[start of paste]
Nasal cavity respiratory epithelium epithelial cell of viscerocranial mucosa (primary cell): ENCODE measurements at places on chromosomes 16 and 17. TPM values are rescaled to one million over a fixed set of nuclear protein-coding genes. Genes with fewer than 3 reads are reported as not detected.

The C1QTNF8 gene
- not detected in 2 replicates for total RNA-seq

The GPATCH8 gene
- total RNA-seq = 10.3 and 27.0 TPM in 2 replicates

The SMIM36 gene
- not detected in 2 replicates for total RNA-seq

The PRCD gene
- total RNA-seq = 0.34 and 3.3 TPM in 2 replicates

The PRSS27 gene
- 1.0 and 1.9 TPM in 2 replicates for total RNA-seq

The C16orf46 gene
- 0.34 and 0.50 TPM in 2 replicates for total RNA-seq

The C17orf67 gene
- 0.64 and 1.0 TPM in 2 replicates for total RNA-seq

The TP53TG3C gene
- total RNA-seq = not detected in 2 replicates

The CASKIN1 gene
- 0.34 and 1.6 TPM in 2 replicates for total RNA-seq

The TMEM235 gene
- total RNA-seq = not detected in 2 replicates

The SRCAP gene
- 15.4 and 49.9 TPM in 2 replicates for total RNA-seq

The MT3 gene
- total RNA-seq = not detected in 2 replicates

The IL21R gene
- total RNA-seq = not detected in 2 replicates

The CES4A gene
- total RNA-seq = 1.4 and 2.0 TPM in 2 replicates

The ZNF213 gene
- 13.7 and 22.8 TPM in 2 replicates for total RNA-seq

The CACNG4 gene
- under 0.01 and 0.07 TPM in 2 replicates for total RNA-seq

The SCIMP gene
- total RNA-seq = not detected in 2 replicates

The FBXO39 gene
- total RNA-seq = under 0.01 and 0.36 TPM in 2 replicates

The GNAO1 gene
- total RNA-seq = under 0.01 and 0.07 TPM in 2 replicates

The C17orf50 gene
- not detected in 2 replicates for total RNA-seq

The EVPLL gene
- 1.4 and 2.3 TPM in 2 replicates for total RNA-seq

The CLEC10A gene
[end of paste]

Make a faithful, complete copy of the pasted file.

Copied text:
Nasal cavity respiratory epithelium epithelial cell of viscerocranial mucosa (primary cell): ENCODE measurements at places on chromosomes 16 and 17. TPM values are rescaled to one million over a fixed set of nuclear protein-coding genes. Genes with fewer than 3 reads are reported as not detected.

The C1QTNF8 gene
- not detected in 2 replicates for total RNA-seq

The GPATCH8 gene
- total RNA-seq = 10.3 and 27.0 TPM in 2 replicates

The SMIM36 gene
- not detected in 2 replicates for total RNA-seq

The PRCD gene
- total RNA-seq = 0.34 and 3.3 TPM in 2 replicates

The PRSS27 gene
- 1.0 and 1.9 TPM in 2 replicates for total RNA-seq

The C16orf46 gene
- 0.34 and 0.50 TPM in 2 replicates for total RNA-seq

The C17orf67 gene
- 0.64 and 1.0 TPM in 2 replicates for total RNA-seq

The TP53TG3C gene
- total RNA-seq = not detected in 2 replicates

The CASKIN1 gene
- 0.34 and 1.6 TPM in 2 replicates for total RNA-seq

The TMEM235 gene
- total RNA-seq = not detected in 2 replicates

The SRCAP gene
- 15.4 and 49.9 TPM in 2 replicates for total RNA-seq

The MT3 gene
- total RNA-seq = not detected in 2 replicates

The IL21R gene
- total RNA-seq = not detected in 2 replicates

The CES4A gene
- total RNA-seq = 1.4 and 2.0 TPM in 2 replicates

The ZNF213 gene
- 13.7 and 22.8 TPM in 2 replicates for total RNA-seq

The CACNG4 gene
- under 0.01 and 0.07 TPM in 2 replicates for total RNA-seq

The SCIMP gene
- total RNA-seq = not detected in 2 replicates

The FBXO39 gene
- total RNA-seq = under 0.01 and 0.36 TPM in 2 replicates

The GNAO1 gene
- total RNA-seq = under 0.01 and 0.07 TPM in 2 replicates

The C17orf50 gene
- not detected in 2 replicates for total RNA-seq

The EVPLL gene
- 1.4 and 2.3 TPM in 2 replicates for total RNA-seq

The CLEC10A gene